To help to prevent table salt from clumping and to keep it flowing, people will add tricalcium phosphate and magnesium silicate. Afterward, Iodine is added as well for the benefit of thyroid gland efficacy.

Sea Salt

Sea salts contain more minerals and are coarser than table salt.  As for taste, it offers a more complex and more unique taste to food than table salt can ever offer.

2. Flower of Salt (Fleur De Sel)

Fleur de sel is a salt that forms on the surface of the sweater as it evaporates.  Most of the sea salt will drop to the bottom as the water evaporates, where it will form ordinary sea salt. The fleur de sel are salt crystals that float to the surface of the water and are “harvested” by hand.

Today, this process of “harvesting” is still very popular in France, Spain, and Portugal.

These crystals are very low in sodium, gentle on the palate and very hard on the bank balance; fleur de sel are the diamonds of the salt pyramid.

3. Celtic Sea Salt

Harvested in the north of France in clay ponds built near to the shore, Celtic sea salt remains behind as the seawater evaporates. It is “harvested” with wooden tools and not chemically treated at all.  It is sundried and contains the same elements contained in seawater – which lends a grey appearance to it. It is excellent on fish and meat, both for cooking and as a condiment.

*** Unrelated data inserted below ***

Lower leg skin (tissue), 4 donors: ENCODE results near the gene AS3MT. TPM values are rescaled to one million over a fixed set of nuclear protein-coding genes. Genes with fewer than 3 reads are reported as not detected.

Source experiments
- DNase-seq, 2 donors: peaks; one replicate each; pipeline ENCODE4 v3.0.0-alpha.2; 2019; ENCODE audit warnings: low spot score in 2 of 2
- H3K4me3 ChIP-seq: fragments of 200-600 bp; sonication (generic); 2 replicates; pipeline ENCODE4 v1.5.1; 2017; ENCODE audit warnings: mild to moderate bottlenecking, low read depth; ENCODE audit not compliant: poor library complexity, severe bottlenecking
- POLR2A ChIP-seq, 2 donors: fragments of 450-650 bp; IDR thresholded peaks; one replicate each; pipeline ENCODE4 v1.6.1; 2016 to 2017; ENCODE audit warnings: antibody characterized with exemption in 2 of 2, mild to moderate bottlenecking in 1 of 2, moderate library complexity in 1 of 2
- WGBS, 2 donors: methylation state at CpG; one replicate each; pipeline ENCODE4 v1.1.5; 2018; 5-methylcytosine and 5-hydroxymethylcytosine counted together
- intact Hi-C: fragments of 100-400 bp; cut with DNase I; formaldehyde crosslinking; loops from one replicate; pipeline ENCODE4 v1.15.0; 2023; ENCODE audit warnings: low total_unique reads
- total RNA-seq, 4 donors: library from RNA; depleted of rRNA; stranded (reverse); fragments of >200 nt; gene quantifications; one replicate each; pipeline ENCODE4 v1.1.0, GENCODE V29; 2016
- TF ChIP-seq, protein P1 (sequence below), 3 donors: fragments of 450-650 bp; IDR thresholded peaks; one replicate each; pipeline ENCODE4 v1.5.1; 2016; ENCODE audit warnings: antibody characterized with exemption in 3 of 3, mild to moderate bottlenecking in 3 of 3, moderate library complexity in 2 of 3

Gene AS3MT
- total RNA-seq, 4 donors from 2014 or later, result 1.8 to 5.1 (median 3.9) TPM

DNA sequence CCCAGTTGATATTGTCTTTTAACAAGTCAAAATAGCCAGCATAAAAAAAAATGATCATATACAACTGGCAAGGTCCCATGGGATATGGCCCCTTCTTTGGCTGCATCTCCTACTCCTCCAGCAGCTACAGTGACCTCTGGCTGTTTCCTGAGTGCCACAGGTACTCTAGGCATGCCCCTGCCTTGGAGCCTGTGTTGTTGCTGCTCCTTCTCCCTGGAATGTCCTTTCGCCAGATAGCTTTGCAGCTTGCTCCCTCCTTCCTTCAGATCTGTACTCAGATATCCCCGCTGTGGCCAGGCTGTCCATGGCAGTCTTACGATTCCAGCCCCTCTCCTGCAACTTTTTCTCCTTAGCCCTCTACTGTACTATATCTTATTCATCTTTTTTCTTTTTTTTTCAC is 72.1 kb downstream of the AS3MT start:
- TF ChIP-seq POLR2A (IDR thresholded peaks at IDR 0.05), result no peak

4. Hawaiian Salt

Traditional Hawaiian salts were red salts called Haleakala Ruby and Molokai Red, which comprise mixing sea salt with red Hawaiian volcanic clay. White salts like Papohaku Opal are untreated solar-evaporate sea salts, and the black salts like Kilauea Onyx are made by combining sea salt and charcoal. It adds unique color and flavor to dishes.

Rock Salt

Rock salt, originally from salt-water lakes, is mined where ancient lakes dried up thousands of years ago. Now covered with sediment, these salts crystalize and contain impurities transferred from the sediments over time.

5. Himalayan Salt